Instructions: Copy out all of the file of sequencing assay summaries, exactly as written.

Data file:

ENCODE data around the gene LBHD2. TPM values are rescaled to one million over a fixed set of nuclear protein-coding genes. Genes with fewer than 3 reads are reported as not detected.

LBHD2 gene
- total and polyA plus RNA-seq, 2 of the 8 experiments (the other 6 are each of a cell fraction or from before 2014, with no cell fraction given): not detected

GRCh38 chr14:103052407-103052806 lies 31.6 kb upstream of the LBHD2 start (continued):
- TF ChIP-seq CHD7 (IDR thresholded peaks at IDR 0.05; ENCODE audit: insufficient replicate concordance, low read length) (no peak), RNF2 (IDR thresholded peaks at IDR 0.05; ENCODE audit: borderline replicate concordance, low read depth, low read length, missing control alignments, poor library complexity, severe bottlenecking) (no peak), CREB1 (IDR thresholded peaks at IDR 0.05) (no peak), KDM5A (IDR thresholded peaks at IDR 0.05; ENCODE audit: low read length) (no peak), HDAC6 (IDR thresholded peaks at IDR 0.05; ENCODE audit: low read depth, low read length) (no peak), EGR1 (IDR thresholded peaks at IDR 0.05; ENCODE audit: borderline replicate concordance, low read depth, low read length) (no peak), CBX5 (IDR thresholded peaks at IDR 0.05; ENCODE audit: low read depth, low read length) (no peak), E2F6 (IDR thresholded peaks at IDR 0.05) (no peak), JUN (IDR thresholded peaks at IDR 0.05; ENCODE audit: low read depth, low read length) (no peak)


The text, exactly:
ENCODE data around the gene LBHD2. TPM values are rescaled to one million over a fixed set of nuclear protein-coding genes. Genes with fewer than 3 reads are reported as not detected.

LBHD2 gene
- total and polyA plus RNA-seq, 2 of the 8 experiments (the other 6 are each of a cell fraction or from before 2014, with no cell fraction given): not detected

GRCh38 chr14:103052407-103052806 lies 31.6 kb upstream of the LBHD2 start (continued):
- TF ChIP-seq CHD7 (IDR thresholded peaks at IDR 0.05; ENCODE audit: insufficient replicate concordance, low read length) (no peak), RNF2 (IDR thresholded peaks at IDR 0.05; ENCODE audit: borderline replicate concordance, low read depth, low read length, missing control alignments, poor library complexity, severe bottlenecking) (no peak), CREB1 (IDR thresholded peaks at IDR 0.05) (no peak), KDM5A (IDR thresholded peaks at IDR 0.05; ENCODE audit: low read length) (no peak), HDAC6 (IDR thresholded peaks at IDR 0.05; ENCODE audit: low read depth, low read length) (no peak), EGR1 (IDR thresholded peaks at IDR 0.05; ENCODE audit: borderline replicate concordance, low read depth, low read length) (no peak), CBX5 (IDR thresholded peaks at IDR 0.05; ENCODE audit: low read depth, low read length) (no peak), E2F6 (IDR thresholded peaks at IDR 0.05) (no peak), JUN (IDR thresholded peaks at IDR 0.05; ENCODE audit: low read depth, low read length) (no peak)